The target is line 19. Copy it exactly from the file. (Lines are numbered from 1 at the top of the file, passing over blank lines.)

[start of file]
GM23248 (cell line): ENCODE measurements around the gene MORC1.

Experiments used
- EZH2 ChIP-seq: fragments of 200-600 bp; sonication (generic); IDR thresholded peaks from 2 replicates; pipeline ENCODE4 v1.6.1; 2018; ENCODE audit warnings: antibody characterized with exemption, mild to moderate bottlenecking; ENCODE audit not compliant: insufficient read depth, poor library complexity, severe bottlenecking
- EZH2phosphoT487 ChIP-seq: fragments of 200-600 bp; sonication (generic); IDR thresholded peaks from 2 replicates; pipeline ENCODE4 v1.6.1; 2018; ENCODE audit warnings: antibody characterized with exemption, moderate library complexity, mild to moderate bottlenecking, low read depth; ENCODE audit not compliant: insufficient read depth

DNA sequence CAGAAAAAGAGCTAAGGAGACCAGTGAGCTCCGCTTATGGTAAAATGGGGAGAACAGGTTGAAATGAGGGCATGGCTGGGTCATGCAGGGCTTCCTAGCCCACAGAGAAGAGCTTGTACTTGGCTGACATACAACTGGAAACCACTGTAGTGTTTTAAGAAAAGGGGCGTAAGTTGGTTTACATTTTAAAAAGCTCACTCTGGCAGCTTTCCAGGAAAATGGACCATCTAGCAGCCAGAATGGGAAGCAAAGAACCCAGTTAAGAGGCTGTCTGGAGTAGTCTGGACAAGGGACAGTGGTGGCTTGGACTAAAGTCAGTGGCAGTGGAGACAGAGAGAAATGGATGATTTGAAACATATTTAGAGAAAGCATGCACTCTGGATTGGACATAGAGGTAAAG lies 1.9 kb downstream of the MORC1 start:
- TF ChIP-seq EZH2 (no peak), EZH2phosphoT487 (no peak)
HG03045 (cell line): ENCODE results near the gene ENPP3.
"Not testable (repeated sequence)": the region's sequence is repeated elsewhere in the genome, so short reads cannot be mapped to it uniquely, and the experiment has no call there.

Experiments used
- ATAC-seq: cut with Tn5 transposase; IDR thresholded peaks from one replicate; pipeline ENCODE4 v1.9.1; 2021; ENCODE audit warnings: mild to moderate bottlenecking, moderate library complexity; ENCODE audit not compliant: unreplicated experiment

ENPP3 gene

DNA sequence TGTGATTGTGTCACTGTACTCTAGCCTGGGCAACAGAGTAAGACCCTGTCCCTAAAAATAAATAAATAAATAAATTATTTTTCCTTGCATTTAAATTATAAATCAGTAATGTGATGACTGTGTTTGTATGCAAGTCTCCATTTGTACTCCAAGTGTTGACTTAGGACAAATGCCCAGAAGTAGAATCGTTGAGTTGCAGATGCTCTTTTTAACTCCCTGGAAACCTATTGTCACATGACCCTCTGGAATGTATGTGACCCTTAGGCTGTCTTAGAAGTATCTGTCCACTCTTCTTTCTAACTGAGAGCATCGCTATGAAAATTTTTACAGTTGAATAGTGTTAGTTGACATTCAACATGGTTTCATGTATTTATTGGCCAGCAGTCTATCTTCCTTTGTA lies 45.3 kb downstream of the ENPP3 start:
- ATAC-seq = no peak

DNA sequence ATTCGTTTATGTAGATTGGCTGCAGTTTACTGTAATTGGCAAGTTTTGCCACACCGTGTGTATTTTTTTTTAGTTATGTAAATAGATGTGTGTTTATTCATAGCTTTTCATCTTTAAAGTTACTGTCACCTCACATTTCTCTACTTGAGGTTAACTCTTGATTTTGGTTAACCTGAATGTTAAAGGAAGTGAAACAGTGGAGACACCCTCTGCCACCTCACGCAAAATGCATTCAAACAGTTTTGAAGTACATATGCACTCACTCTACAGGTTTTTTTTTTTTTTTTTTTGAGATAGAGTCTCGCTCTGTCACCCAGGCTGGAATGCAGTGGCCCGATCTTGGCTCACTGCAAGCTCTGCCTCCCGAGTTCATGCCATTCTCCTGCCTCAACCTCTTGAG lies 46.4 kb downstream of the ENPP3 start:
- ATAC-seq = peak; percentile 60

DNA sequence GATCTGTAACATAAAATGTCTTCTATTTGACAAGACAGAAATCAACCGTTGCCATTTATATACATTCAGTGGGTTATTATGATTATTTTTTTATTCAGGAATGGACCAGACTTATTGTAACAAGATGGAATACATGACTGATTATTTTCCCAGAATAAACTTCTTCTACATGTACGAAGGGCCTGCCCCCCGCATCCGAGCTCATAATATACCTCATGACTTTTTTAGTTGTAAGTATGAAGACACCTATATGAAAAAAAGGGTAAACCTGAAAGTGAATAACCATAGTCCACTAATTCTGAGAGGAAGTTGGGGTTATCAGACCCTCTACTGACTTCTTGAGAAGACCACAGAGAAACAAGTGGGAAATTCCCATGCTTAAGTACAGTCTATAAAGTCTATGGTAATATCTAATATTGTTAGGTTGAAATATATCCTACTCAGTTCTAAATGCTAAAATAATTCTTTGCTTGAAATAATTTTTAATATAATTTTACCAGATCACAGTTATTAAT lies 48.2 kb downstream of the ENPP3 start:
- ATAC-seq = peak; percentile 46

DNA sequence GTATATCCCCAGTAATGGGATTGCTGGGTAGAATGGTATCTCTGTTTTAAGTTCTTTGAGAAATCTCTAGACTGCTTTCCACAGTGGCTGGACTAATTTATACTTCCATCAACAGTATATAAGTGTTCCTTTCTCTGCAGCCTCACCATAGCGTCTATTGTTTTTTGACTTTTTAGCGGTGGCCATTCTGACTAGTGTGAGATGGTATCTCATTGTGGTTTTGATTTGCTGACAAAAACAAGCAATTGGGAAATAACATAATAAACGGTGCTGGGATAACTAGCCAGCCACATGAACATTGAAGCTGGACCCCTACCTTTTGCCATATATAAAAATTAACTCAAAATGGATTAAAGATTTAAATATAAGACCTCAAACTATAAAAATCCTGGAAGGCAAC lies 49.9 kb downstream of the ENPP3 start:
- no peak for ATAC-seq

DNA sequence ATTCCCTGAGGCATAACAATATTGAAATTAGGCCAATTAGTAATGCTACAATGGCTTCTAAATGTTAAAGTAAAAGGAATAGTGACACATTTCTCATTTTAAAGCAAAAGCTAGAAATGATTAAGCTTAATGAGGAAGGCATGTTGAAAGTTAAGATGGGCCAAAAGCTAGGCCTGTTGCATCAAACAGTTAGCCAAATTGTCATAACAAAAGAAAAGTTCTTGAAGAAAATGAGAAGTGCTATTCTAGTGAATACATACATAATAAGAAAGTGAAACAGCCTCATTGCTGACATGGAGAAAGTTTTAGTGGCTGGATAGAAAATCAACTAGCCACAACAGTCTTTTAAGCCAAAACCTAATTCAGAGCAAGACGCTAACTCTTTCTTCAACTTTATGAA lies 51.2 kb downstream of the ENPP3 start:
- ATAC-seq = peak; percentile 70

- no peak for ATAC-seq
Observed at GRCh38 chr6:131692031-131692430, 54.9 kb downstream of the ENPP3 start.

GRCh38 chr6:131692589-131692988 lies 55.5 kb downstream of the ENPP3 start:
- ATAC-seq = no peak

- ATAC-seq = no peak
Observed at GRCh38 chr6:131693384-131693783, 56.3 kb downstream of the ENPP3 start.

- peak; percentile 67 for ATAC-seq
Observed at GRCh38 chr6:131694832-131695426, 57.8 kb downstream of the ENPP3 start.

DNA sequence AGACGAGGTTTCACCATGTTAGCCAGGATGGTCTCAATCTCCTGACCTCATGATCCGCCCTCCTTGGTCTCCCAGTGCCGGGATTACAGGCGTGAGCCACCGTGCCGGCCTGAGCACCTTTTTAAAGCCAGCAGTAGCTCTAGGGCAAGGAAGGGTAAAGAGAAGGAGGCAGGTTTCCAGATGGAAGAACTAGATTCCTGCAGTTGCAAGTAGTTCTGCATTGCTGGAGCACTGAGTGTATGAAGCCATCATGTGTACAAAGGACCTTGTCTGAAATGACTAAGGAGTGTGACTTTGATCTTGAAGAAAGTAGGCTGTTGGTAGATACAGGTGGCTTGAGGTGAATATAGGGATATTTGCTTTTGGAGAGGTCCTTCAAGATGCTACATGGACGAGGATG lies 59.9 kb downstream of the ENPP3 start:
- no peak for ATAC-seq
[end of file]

- no peak for ATAC-seq